With the world in chaos this year, more people than ever before are preparing for even worse catastrophes in the future. While some foods like whole grains and jerky can be stored easily, other foods like dairy products spoil quickly. Thankfully, science is on our side. Survival food manufacturers have found a new way to preserve all kinds of dairy products: total dehydration. Dairy products are completely stripped of water and crumbled into easy-to-use powders. Whether you are an experienced prepper or are just starting to build a prepper's pantry, the following modern dairy powders deserve a spot in your supply cache.
Cultured Dairy Powders
You don't have to forgo your cultured dairy products when the world falls apart. Thanks to powdered yogurt, sour cream, and buttermilk, you can keep your familiar breakfast traditions and use your current recipes in any circumstances. To eat these products alone or as garnishes, simply follow the instructions on their packets and mix the powder with the right amount of potable water. To incorporate these powders into recipes, try mixing the powder with the dry ingredients and the water with the wet ingredients to prevent clumping. If you use all of these products currently but want to simplify your preps, try substituting yogurt powder for buttermilk and sour cream powder. You might find that one cultured dairy product works perfectly for many uses.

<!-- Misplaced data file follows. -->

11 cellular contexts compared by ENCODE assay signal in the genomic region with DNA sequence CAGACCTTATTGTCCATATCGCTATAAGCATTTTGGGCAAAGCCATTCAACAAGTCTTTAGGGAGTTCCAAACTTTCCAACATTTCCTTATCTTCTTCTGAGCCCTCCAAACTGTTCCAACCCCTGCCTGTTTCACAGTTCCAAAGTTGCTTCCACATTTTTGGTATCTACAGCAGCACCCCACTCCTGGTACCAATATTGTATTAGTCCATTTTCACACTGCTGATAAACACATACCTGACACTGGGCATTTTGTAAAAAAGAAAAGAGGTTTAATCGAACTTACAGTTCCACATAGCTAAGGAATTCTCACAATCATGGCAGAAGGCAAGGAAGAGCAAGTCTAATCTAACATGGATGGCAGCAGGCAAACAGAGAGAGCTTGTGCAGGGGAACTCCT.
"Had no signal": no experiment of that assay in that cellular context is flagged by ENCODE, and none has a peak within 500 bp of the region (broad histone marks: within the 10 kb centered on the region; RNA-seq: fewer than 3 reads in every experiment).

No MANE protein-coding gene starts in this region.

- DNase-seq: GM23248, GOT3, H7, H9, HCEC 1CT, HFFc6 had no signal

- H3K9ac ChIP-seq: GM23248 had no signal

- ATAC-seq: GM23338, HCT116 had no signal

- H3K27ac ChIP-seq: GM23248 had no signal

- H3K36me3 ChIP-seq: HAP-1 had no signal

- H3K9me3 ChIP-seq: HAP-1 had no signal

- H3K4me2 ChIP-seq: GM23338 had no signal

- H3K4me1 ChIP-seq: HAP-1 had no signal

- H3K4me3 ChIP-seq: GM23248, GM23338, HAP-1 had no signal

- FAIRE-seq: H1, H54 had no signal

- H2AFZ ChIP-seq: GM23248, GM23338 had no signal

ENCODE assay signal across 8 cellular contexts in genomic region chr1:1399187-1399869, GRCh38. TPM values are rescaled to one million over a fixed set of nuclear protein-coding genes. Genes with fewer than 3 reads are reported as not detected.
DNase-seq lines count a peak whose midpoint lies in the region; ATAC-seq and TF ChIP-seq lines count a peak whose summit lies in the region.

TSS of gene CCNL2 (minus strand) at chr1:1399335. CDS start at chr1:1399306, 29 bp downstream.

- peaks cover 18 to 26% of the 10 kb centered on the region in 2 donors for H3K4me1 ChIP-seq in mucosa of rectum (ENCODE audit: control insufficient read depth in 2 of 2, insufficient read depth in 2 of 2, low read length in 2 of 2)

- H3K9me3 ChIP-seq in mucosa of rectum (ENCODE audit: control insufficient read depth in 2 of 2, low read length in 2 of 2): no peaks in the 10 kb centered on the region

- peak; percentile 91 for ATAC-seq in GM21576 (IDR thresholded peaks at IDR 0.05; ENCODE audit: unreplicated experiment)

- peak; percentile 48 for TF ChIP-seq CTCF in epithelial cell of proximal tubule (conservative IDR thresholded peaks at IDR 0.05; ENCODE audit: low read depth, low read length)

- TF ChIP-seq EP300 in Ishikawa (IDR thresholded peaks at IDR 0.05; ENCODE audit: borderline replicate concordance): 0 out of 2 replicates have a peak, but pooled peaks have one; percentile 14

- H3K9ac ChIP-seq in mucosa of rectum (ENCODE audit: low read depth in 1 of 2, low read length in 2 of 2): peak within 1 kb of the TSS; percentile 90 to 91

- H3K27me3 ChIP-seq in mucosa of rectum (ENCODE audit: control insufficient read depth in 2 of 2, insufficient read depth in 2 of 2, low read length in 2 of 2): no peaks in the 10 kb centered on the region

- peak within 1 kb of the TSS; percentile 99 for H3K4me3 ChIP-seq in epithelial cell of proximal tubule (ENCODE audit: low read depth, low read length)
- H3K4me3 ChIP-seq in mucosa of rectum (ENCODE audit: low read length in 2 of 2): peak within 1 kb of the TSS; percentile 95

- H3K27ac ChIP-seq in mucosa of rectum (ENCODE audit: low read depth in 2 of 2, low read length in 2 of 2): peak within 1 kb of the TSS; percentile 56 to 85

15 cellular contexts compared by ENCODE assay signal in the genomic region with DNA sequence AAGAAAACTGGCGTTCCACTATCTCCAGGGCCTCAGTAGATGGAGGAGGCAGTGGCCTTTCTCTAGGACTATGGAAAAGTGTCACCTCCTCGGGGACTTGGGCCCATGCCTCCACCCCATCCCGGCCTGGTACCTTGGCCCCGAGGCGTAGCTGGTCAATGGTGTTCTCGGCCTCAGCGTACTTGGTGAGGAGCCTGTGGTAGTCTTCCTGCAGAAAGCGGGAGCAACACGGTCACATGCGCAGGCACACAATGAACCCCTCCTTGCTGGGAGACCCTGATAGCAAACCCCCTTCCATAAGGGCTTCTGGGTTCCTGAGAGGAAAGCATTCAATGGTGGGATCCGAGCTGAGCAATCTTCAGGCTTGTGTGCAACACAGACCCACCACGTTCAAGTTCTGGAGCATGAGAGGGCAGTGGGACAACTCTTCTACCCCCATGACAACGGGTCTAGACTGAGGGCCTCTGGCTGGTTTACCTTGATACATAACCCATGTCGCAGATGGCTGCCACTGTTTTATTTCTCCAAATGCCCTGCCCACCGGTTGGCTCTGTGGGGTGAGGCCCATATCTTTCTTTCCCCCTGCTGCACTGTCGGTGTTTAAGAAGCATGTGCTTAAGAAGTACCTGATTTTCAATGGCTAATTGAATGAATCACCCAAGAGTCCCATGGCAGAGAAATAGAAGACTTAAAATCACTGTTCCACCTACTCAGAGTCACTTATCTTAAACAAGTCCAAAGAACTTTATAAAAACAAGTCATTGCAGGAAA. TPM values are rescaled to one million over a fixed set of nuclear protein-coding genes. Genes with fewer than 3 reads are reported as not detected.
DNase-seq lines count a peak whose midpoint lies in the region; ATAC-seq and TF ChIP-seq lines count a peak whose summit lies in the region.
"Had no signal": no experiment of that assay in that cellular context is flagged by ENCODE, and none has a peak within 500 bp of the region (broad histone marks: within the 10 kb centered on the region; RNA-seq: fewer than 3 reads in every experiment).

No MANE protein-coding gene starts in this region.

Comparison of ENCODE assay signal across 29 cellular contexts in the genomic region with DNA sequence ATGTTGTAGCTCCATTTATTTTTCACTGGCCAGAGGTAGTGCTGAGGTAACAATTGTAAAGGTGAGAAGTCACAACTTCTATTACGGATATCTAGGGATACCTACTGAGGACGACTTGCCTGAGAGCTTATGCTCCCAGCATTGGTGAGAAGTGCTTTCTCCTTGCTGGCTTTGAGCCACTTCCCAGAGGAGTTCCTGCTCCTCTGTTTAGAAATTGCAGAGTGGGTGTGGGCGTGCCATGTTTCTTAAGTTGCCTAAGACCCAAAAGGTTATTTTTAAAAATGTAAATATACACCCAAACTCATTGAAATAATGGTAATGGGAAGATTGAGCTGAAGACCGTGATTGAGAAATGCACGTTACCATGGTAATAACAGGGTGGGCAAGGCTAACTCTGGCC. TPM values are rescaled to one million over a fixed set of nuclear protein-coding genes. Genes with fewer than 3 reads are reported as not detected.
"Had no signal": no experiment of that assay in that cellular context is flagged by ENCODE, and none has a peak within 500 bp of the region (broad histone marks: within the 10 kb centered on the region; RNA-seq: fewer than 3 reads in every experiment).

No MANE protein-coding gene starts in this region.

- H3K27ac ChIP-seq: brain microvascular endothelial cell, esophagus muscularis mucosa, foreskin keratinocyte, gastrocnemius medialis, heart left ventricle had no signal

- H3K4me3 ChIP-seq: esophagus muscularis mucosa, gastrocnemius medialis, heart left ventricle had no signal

Forget the neon-orange cheese powder from the macaroni and cheese box. These days, almost any cheese can be powdered, and dairy powder suppliers are finding an increased demand for high-quality cheese powders. You can enjoy eating almost any MRE or meal from a can when it is topped with powdered parmesan, cheddar, cream cheese, or mozzarella. Before stocking up on large volumes of these cheese powders, experiment with rehydrating and cooking them. The final rehydrated products may not have the familiar texture of fresh cheese, so some cheese powders are best used as garnishes or ingredients in soups, sauces, and casseroles.
Although there are some tutorials for canning butter available online, the National Center for Home Food Preservation has nothing good to say about them. Choosing powdered butter is a safer choice, and since canned butter doesn't reconstitute back into fresh butter anyway, you aren't sacrificing quality for safety in this case. Reconstituted powdered butter tastes like whipped butter and milk, and that's a fair trade-off for having safe, shelf-stable butter on hand. Use reconstituted butter powder as a spread or as an ingredient in any recipe, but don't waste it on greasing pans as it is more prone to burning than fresh butter.
To learn more about dairy powders or organic dairy ingredients, contact a dairy powder supplier in your area.